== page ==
See also: scène
- scæne (archaic)
scene (plural scenes)
- The location of an event that attracts attention.
- the scene of the crime
- (archaic, theater) the stage.
- They stood in the centre of the scene.
- (theater) The decorations; furnishings and backgrounds of a stage, representing the place in which the action of a play is set
- to paint scenes
- to change the scenes
- behind the scenes
- (theater, film, television, radio) A part of a dramatic work that is set in the same place or time. In the theatre, generally a number of scenes constitute an act.
- 1905, Baroness Emmuska Orczy, chapter 2, in The Affair at the Novelty Theatre:
- Miss Phyllis Morgan, as the hapless heroine dressed in the shabbiest of clothes, appears in the midst of a gay and giddy throng; she apostrophises all and sundry there, including the villain, and has a magnificent scene which always brings down the house, and nightly adds to her histrionic laurels.
- The play is divided into three acts, and in total twenty-five scenes.
- The most moving scene is the final one, where he realizes he has wasted his whole life.
- There were some very erotic scenes in the movie, although it was not classified as pornography.
- The location, time, circumstances, etc., in which something occurs, or in which the action of a story, play, or the like, is set up
- c. 1602, William Shakespeare, “The Tragedie of Troylus and Cressida”, in Mr. William Shakespeares Comedies, Histories, & Tragedies: Published According to the True Originall Copies (First Folio), London: […] Isaac Iaggard, and Ed[ward] Blount, published 1623, OCLC 606515358, [Act I, scene prologue]:
- In Troy, there lies the scene.
- c. 1810, John M. Mason, On Religious Controversy
- The world is a vast scene of strife.
- A combination of objects or events in view or happening at a given moment at a particular place.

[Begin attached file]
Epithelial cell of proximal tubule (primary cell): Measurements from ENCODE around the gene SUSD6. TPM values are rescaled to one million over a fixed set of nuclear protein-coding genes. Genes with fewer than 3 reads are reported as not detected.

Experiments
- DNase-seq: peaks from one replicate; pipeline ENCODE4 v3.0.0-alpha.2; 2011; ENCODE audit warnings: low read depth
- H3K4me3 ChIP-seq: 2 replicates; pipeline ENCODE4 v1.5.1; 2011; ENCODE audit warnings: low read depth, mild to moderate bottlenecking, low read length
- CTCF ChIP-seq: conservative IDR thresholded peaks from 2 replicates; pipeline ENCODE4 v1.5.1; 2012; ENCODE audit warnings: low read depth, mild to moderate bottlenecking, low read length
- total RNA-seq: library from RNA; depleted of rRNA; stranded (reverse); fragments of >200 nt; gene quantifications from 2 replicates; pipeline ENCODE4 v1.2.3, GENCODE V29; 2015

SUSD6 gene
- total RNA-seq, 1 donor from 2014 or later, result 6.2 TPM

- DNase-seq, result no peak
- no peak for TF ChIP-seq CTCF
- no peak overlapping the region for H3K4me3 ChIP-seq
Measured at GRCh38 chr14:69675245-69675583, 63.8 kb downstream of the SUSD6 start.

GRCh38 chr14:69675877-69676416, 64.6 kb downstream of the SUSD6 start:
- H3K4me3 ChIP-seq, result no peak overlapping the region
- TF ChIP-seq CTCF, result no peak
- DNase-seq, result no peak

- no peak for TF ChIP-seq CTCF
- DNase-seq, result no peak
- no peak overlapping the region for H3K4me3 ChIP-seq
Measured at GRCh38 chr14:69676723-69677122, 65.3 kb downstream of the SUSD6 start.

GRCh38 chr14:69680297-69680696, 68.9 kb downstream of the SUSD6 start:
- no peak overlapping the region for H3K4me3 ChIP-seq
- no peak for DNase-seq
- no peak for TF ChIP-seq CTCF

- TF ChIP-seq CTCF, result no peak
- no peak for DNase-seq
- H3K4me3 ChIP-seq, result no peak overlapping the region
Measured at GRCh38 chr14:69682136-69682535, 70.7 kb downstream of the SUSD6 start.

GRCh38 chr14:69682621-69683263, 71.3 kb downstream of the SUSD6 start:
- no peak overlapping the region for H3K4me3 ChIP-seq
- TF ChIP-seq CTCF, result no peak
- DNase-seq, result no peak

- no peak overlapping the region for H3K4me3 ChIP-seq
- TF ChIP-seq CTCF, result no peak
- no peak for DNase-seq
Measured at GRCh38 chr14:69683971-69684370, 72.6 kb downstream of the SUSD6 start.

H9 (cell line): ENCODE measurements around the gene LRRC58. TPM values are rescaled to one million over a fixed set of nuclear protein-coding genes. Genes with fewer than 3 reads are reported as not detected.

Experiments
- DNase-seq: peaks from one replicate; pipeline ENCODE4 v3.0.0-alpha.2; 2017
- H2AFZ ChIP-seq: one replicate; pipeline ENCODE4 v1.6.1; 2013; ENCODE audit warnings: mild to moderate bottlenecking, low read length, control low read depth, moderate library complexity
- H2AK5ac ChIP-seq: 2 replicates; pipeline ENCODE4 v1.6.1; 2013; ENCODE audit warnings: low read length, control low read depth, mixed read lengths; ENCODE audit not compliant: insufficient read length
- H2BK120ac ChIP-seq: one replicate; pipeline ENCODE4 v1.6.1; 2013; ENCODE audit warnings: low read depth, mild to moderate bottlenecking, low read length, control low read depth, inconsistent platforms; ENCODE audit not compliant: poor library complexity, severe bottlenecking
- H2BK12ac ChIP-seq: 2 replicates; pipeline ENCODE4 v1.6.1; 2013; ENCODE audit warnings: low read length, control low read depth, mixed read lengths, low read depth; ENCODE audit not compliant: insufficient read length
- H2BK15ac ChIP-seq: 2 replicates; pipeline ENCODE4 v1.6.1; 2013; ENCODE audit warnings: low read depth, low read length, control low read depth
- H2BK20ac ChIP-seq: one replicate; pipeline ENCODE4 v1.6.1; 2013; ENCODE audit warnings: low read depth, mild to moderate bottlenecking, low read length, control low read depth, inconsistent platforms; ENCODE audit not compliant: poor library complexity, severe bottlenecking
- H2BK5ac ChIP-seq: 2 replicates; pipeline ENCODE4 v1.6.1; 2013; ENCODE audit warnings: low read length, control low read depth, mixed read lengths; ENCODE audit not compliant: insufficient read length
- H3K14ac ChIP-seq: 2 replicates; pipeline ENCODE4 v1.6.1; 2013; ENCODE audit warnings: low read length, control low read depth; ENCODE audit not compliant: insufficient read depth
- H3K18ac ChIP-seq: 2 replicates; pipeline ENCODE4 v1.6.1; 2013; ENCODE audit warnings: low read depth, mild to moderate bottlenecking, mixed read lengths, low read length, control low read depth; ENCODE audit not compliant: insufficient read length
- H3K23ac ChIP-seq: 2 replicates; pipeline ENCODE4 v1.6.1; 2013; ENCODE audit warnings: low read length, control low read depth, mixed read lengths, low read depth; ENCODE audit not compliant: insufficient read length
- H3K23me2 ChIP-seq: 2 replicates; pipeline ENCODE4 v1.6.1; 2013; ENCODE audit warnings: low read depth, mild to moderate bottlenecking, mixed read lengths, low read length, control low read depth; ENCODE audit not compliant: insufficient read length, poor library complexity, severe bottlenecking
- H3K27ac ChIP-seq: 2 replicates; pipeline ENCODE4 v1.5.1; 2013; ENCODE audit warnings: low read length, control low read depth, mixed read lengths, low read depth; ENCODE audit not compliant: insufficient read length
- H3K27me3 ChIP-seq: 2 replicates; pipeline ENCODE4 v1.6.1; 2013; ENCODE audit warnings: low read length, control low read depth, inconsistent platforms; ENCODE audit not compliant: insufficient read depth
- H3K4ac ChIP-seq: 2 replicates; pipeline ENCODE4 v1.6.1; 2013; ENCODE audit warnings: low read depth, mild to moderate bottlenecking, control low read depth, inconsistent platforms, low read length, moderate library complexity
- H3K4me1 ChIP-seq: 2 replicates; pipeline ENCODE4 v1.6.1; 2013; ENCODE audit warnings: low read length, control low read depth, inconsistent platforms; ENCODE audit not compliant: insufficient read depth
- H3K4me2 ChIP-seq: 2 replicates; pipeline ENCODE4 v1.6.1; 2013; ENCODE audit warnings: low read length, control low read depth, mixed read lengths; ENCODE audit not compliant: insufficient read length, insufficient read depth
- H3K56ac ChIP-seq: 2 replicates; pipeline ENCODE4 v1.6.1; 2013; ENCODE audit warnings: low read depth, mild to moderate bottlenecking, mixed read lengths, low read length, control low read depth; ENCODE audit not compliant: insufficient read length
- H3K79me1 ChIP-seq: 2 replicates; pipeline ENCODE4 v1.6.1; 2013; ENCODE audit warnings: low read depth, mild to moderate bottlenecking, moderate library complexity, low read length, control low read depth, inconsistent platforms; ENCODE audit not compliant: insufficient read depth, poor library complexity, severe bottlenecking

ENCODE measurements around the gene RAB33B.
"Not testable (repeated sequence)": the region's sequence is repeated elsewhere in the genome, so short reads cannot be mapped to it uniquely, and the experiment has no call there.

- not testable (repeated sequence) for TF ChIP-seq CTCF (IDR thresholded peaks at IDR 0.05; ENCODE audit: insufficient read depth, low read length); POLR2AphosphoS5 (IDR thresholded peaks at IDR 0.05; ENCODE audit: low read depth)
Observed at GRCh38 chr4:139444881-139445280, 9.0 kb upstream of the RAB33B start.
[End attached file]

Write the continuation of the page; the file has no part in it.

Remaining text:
- He assessed the scene to check for any danger, and agreed it was safe.
- They saw an angry scene outside the pub.
- Through what new scenes and changes must we pass!
- A landscape, or part of a landscape; scenery.
- An exhibition of passionate or strong feeling before others, creating embarrassment or disruption; often, an artificial or affected action, or course of action, done for effect; a theatrical display
- The headmistress told the students not to cause a scene.
- The crazy lady made a scene in the grocery store.
- 1832, Thomas De Quincey, Kolsterheim
- Probably no lover of scenes would have had very long to wait or some explosions between parties, both equally ready to take offence, and careless of giving it.
- An element of fiction writing.
- A social environment consisting of an informal, vague group of people with a uniting interest; their sphere of activity; a subculture.
- She got into the emo scene at an early age.
the location of an event that attracts attention
(theater) the stage — see stage
decorations and fittings of a stage
subdivision of an act
place, time, circumstance, etc., in which anything occurs
assemblage of objects presented to the view at once
landscape, scenery — see scenery
exhibition of passionate or strong feeling before others
element of fiction writing
large informal group of people with a uniting interest
- The translations below need to be checked and inserted above into the appropriate translation tables, removing any numbers. Numbers do not necessarily match those in definitions. See instructions at Wiktionary:Entry layout § Translations.
Translations to be checked
- (transitive) To exhibit as a scene; to make a scene of; to display.
- stage (platform for performing in a theatre)
- scene (section of a film or a play)
- scene (a setting or a behaviour)
Declension of scene
scene f pl
- plural of
- stage (location where a play, etc., takes place)
- “scene” in The Bokmål Dictionary.
- “scene” in The Nynorsk Dictionary.
- Alternative form of
Declension of sċēne — Strong
|Nominative||sċēne||sċēna, sċēne||sċēnu, sċēno|
|Accusative||sċēne||sċēna, sċēne||sċēnu, sċēno|
Declension of sċēne — Weak